Afin d'améliorer les résultats financiers et d'augmenter la rentabilité du groupe Hornby International, il a été décidé de mettre en place un plan de rationalisation des différentes filiales européennes en Allemagne, Espagne, Italie et France. Dès 2014, un outil de gestion commun est progressivement adopté par ces filiales. Le groupe en profite pour changer de nom : de Hornby International, on passe à Hornby Hobbies. Les résultats financiers n'étant pas au rendez-vous, un nouveau plan de mesures drastiques d'économie au niveau du groupe Hornby Hobbies est engagé en 2016 avec le rapatriement au United Kingdom des activités de dévéloppement et de service aprés-vente, ceci en tout indépendance avec la décision politique du Brexit. En parallèle, les différents stocks détenus par les filiales européennes sont expédiés en Angleterre où la gestion des stocks est assurée par un sous-traitant spécialisé dans la rotation rapide des stocks. En France, cela se traduit mi-206 par le déménagement de Hornby-France depuis son site historique de Magny les Hameaux vers Versailles de ses différentes activités puis la fermeture du SAV, l'arrêt de la cellule de développement et des services commerciaux, provoquant le licenciement de tout le personnel de Hornby-France fin 2016.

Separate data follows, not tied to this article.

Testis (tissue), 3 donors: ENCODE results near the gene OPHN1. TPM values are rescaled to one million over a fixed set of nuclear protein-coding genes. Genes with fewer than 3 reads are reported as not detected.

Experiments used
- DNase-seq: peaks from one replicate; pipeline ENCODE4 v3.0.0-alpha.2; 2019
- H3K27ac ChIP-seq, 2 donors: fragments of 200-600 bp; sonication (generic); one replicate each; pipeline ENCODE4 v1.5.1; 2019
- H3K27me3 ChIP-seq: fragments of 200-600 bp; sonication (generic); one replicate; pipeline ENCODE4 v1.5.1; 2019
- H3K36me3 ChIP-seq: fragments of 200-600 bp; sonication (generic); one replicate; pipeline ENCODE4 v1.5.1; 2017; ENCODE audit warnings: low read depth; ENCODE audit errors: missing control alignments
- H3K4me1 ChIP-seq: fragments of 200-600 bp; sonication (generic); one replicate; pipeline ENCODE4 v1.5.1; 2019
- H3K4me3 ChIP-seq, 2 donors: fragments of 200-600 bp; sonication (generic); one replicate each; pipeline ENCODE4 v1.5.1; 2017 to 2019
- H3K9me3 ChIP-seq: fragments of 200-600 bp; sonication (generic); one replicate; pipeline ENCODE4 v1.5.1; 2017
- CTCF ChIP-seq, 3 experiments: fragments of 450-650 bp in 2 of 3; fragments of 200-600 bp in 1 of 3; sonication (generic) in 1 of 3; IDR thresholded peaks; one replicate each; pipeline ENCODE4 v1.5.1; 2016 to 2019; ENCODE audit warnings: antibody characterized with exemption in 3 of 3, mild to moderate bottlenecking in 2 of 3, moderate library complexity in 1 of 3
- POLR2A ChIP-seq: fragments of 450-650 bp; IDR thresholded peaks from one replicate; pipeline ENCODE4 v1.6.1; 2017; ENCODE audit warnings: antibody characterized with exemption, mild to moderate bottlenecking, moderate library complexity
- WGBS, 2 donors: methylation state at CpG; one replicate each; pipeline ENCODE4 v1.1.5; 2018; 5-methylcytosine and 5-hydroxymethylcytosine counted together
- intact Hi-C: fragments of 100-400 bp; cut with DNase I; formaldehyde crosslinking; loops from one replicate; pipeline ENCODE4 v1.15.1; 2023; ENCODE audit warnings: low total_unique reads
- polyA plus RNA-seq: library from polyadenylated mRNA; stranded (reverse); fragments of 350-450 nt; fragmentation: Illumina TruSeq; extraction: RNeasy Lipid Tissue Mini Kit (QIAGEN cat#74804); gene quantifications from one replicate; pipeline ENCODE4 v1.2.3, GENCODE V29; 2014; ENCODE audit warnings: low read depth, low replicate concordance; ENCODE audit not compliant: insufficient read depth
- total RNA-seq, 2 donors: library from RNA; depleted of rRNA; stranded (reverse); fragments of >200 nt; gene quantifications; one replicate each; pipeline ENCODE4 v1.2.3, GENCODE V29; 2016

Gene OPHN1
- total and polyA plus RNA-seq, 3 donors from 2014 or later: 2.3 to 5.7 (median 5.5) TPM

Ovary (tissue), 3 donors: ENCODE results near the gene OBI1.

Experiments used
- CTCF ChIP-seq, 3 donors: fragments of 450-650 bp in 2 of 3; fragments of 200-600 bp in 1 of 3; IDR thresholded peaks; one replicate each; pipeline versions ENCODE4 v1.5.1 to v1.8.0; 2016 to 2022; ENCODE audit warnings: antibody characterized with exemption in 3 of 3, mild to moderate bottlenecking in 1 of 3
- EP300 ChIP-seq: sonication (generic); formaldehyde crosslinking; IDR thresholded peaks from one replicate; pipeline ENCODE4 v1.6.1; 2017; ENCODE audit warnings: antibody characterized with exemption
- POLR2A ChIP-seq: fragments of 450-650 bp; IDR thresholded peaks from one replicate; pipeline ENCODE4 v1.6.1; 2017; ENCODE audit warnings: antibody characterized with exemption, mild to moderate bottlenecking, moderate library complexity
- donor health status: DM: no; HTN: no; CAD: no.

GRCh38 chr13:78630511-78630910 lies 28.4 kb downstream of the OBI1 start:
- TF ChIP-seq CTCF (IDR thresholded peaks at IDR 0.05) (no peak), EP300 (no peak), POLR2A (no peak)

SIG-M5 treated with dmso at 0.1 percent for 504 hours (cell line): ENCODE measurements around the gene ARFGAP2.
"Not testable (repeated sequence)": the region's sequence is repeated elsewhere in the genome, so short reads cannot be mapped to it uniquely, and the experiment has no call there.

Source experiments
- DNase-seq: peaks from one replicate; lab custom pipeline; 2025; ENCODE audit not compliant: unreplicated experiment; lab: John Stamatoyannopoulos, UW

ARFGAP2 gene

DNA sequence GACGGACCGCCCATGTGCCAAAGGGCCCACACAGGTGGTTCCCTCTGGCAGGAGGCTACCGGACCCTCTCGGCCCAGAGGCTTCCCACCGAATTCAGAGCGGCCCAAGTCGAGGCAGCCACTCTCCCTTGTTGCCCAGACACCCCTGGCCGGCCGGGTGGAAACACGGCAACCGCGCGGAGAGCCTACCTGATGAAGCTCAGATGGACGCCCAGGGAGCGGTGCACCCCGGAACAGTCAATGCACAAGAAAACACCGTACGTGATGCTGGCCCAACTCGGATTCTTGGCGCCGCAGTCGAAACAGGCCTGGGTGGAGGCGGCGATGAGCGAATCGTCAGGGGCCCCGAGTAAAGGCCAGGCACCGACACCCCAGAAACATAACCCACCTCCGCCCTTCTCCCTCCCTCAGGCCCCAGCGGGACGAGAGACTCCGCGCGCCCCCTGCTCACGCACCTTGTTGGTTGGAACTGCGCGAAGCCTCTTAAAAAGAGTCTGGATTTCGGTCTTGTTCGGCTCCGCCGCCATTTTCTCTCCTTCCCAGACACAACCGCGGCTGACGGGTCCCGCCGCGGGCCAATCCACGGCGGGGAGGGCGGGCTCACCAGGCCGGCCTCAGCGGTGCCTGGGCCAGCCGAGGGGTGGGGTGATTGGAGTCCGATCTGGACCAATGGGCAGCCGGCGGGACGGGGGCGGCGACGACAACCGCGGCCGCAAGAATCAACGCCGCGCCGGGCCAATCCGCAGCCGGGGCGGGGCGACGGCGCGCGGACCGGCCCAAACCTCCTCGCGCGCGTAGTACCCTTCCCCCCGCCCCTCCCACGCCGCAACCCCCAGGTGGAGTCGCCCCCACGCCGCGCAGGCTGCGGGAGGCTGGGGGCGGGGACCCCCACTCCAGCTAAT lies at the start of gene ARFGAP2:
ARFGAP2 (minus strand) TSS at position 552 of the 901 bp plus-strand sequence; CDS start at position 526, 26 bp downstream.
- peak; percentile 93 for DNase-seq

Updated text written in January 03rd, 2018.